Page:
34. Thank you so much for sharing this recipe! It is radish right? Radish and turnip are 2 quite different ingredients. If ive eaten this at dim sum restaurants, it most likely had chinese sausage and mushrooms minced up in it, correct? Such a simple food but so good! Thanks again!

    • Hi Jeremy thank you for stopping by! Yes I agree the ingredient I use is radish not turnip. I label it as turnip cake as that’s how the package ones called – incorrectly of course. I thought calling it this way would cause less confusion. Anyway, you can add sausages and any other ingredients to it. That’s the beauty of doing it at home. Hope you get to try this recipe!

  35. I never imagined anyone made these at home. In New York’s Chinatown, it is so easy to buy it ready made. I guess once one knows the basic recipe, one can add in a few extra ingredients like watercress or goji berries or chives or strands of calamari. The mind runs wild.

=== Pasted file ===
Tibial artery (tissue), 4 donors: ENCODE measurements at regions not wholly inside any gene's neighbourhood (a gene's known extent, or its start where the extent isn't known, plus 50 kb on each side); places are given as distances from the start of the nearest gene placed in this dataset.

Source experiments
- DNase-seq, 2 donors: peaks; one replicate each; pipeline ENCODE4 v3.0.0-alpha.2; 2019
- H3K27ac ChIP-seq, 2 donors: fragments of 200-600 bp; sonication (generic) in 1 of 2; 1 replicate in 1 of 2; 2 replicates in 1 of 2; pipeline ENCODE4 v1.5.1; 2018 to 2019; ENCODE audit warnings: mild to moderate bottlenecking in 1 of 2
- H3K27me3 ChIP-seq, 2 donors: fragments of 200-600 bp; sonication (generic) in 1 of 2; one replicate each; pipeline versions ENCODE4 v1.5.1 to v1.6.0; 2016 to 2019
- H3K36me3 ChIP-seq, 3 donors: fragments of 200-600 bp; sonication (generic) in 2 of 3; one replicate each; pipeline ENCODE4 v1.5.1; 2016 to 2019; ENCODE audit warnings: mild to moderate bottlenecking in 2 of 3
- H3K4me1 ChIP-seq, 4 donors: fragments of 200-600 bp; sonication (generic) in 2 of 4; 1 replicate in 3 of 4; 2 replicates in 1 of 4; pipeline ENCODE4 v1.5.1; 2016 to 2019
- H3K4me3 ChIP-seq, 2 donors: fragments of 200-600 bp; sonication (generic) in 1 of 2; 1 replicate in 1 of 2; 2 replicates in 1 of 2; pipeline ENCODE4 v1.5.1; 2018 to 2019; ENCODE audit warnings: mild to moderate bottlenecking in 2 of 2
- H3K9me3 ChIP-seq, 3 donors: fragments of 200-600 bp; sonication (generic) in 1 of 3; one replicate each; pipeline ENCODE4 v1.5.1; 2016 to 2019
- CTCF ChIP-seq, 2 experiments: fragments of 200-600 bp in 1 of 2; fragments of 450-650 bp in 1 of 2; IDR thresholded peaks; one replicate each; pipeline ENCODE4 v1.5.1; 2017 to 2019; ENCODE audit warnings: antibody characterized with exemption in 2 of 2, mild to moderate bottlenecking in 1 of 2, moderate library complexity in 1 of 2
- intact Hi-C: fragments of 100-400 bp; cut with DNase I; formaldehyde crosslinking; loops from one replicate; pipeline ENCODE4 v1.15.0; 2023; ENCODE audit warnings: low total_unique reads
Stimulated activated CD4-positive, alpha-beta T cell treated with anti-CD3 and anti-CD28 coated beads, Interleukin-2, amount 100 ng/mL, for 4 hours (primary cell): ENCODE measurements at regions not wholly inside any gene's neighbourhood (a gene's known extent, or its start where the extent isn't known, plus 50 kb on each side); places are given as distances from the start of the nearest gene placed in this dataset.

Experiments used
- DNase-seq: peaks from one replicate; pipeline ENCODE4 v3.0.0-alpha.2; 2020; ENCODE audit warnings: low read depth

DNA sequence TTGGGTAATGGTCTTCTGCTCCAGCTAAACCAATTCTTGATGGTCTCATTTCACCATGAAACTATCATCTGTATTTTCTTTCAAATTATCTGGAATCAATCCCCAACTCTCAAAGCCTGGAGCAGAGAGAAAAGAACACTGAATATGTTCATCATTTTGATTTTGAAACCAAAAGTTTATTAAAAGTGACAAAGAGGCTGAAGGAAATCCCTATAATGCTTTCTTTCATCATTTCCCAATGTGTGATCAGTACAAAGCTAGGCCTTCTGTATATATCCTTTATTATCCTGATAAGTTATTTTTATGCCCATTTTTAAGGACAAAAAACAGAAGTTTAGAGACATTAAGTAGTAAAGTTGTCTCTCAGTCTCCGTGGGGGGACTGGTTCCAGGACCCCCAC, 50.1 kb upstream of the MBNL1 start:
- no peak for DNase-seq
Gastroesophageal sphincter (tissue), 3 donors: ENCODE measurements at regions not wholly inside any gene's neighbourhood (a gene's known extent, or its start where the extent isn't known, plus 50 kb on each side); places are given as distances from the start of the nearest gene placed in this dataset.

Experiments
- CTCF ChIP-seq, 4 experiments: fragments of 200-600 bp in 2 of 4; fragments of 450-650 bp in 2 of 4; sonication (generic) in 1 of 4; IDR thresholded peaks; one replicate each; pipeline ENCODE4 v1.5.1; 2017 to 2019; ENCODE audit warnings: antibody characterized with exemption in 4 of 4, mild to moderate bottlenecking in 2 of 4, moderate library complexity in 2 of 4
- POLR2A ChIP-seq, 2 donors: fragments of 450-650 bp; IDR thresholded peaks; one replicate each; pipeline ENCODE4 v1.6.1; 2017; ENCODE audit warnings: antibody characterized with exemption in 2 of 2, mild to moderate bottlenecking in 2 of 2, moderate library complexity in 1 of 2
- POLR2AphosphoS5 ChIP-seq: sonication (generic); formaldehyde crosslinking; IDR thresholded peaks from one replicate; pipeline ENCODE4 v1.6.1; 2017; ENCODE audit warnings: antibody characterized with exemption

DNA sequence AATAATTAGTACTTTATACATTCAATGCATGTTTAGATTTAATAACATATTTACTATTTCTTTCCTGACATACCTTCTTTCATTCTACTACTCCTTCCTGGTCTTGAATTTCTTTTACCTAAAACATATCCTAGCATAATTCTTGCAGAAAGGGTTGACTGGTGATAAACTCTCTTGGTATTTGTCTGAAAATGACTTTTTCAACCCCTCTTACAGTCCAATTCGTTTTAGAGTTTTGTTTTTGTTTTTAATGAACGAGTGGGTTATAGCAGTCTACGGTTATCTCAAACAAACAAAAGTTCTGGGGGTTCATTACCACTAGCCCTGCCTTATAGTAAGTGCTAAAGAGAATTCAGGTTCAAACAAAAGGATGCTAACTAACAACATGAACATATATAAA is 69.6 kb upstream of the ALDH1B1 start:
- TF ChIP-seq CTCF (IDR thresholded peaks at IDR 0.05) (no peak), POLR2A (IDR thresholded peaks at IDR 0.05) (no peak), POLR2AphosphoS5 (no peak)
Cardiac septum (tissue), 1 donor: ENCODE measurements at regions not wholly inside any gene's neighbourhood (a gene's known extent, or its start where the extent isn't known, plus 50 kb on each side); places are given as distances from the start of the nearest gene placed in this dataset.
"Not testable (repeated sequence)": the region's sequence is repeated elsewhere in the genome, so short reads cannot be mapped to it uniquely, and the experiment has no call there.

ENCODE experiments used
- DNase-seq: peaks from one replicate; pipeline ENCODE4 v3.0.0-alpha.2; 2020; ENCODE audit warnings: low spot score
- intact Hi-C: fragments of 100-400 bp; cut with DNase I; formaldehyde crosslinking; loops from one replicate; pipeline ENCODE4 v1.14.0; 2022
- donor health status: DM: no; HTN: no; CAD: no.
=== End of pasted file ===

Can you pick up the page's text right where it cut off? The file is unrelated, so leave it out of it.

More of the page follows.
• Hi Gregor, thanks for stopping by! I still buy the packaged turnip cake in Chinese grocery store from time to time because it’s convenient. However the quality is nowhere near the homemade version. And you are right that another advantage of making this at home is you can put almost any ingredients to the turnip cake :)

  36. Wow! I lived in China for almost 9 and 1/2 years and I LOVE to cook authentic Chinese dishes. This site looks GREAT!!

  37. WOW! You actually made these?!? These are one of my fav yum cha dishes! Sorrily I have not had them since I left Hong Kong a year or so ago. I gota find a dim sum place…

    • Hello Manny,
      Thanks for checking out this site.
      Yes most of the dim sum places around the world has it so you’ll definitely find it somewhere! But if you like turnip cake you gotta try the homemade version. It just tastes so much better.

  38. i love turnip cakes, but never really thought about what was in them or what goes into making them until reading this post. thank you for sharing!